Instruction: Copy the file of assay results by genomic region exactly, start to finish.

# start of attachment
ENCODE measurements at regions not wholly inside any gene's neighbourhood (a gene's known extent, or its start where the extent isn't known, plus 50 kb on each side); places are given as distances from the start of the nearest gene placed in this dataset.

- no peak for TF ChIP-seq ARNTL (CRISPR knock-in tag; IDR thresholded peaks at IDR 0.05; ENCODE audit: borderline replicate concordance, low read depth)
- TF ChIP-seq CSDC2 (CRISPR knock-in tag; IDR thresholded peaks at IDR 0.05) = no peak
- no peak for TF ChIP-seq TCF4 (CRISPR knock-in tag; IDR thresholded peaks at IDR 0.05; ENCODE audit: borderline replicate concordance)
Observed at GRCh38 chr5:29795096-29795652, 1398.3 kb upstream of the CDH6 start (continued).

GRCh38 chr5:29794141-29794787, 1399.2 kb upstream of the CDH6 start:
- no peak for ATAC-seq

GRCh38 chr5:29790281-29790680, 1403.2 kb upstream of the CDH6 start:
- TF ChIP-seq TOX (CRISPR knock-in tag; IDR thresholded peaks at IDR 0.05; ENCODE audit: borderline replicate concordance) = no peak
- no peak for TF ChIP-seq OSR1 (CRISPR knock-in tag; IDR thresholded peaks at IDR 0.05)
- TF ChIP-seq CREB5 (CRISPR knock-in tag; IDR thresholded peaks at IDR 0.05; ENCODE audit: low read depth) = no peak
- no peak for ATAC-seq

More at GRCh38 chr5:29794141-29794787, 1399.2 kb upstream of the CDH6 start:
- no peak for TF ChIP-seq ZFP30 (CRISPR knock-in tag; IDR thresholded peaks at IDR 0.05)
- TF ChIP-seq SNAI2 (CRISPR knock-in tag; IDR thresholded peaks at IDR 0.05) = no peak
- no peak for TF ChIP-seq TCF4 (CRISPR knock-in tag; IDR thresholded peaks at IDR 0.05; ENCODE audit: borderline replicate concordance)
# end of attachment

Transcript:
ENCODE measurements at regions not wholly inside any gene's neighbourhood (a gene's known extent, or its start where the extent isn't known, plus 50 kb on each side); places are given as distances from the start of the nearest gene placed in this dataset.

- no peak for TF ChIP-seq ARNTL (CRISPR knock-in tag; IDR thresholded peaks at IDR 0.05; ENCODE audit: borderline replicate concordance, low read depth)
- TF ChIP-seq CSDC2 (CRISPR knock-in tag; IDR thresholded peaks at IDR 0.05) = no peak
- no peak for TF ChIP-seq TCF4 (CRISPR knock-in tag; IDR thresholded peaks at IDR 0.05; ENCODE audit: borderline replicate concordance)
Observed at GRCh38 chr5:29795096-29795652, 1398.3 kb upstream of the CDH6 start (continued).

GRCh38 chr5:29794141-29794787, 1399.2 kb upstream of the CDH6 start:
- no peak for ATAC-seq

GRCh38 chr5:29790281-29790680, 1403.2 kb upstream of the CDH6 start:
- TF ChIP-seq TOX (CRISPR knock-in tag; IDR thresholded peaks at IDR 0.05; ENCODE audit: borderline replicate concordance) = no peak
- no peak for TF ChIP-seq OSR1 (CRISPR knock-in tag; IDR thresholded peaks at IDR 0.05)
- TF ChIP-seq CREB5 (CRISPR knock-in tag; IDR thresholded peaks at IDR 0.05; ENCODE audit: low read depth) = no peak
- no peak for ATAC-seq

More at GRCh38 chr5:29794141-29794787, 1399.2 kb upstream of the CDH6 start:
- no peak for TF ChIP-seq ZFP30 (CRISPR knock-in tag; IDR thresholded peaks at IDR 0.05)
- TF ChIP-seq SNAI2 (CRISPR knock-in tag; IDR thresholded peaks at IDR 0.05) = no peak
- no peak for TF ChIP-seq TCF4 (CRISPR knock-in tag; IDR thresholded peaks at IDR 0.05; ENCODE audit: borderline replicate concordance)